MIAMI, United States. – Cuban film posters were officially registered as Documentary Heritage of Humanity by the United Nations Educational, Scientific and Cultural Organization (UNESCO).
The director and representative of UNESCO’s Regional Office for Culture in Latin America and the Caribbean, Anne Lemaistre, described the inclusion as “expected and deserved.” In an interview with EFELemaistre highlighted the importance of these posters in the conservation of audiovisual heritage, describing them as part of the “collective memory of the world”.
Lemaistre praised the “great creative originality” of the posters, as well as the graphic beauty and communicative effectiveness of these documents. He applauded the “immense” and “very special” talent of Cuban designers who, with limited resources but with the silkscreen technique, managed to capture the essence of a film with “great visual impact.”
The collection of Cuban movie posters, now internationally recognized, is made up of almost 3,000 pieces. Sara Vega, graphics specialist at the Cuban Cinematheque and in charge of the collection, sees this inscription as a milestone. According to EFE, she expressed her satisfaction for having contributed to the digitization and conservation of these important works, stressing that her job is to expose the collection to the public, since “heritage that is not made visible is as if it did not exist.” .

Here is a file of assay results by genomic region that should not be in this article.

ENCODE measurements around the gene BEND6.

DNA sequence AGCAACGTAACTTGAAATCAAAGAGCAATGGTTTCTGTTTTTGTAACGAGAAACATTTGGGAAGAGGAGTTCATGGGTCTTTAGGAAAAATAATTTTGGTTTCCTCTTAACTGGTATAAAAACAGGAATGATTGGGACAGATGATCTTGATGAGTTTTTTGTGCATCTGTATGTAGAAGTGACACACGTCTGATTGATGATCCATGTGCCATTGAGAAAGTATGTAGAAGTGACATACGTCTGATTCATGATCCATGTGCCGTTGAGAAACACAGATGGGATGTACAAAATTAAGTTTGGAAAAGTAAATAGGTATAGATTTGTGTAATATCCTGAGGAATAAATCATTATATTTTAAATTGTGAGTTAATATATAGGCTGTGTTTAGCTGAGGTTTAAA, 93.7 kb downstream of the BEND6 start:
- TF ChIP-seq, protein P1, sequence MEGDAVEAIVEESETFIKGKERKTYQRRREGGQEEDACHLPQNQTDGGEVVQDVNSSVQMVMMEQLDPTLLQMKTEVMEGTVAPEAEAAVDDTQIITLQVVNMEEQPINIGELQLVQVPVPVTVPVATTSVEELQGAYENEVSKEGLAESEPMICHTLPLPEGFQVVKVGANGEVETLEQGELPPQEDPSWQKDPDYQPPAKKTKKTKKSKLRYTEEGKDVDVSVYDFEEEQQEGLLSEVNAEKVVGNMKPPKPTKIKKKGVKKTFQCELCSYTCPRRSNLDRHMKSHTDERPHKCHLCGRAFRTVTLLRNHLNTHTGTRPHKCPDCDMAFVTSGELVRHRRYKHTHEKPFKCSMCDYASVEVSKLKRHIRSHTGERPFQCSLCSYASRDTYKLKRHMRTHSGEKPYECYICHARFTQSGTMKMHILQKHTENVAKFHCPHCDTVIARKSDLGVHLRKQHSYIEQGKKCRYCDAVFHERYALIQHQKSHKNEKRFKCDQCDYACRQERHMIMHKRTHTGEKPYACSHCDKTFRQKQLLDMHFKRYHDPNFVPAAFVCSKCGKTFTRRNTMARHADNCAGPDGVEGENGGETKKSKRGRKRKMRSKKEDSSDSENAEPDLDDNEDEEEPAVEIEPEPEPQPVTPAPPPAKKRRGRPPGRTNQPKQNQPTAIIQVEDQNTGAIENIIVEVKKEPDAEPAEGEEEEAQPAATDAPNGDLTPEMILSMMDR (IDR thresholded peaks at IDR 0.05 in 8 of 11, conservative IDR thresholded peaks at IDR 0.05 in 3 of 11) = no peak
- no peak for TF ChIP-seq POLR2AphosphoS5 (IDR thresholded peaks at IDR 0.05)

The UNESCO recognition is “super important,” Vega said, since it honors the efforts of many designers who contributed to the promotion of both Cuban and foreign cinema and its festivals, retrospectives, and exhibitions.
The origin of Cuban movie posters dates back to the creation of the Cuban Institute of Cinematographic Art and Industry (ICAIC) in 1959, after the triumph of the Revolution. Since then, all the films shown in Cuba have been accompanied by a poster. The first poster was created by the designer Eduardo Muñoz Bachs for the feature film Stories of the Revolution, from 1960.
Among the creators of these iconic posters are the Cubans Rafael Morante, René Azcuy, Alfredo Rostgaard, Antonio Pérez (Ñiko), the painters Servando Cabrera and Raúl Martínez, as well as the Chilean Roberto Matta and the Spanish Antonio Saura.
Currently, reproductions of this collection adorn the walls and ceiling of the lobby of the ICAIC headquarters in Havana.